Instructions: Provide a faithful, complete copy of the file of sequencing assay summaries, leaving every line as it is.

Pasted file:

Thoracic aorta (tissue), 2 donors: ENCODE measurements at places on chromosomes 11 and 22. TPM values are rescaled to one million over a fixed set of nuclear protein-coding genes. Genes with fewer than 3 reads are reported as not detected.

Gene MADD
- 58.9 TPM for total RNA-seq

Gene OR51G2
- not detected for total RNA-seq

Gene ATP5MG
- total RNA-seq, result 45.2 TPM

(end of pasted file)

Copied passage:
Thoracic aorta (tissue), 2 donors: ENCODE measurements at places on chromosomes 11 and 22. TPM values are rescaled to one million over a fixed set of nuclear protein-coding genes. Genes with fewer than 3 reads are reported as not detected.

Gene MADD
- 58.9 TPM for total RNA-seq

Gene OR51G2
- not detected for total RNA-seq

Gene ATP5MG
- total RNA-seq, result 45.2 TPM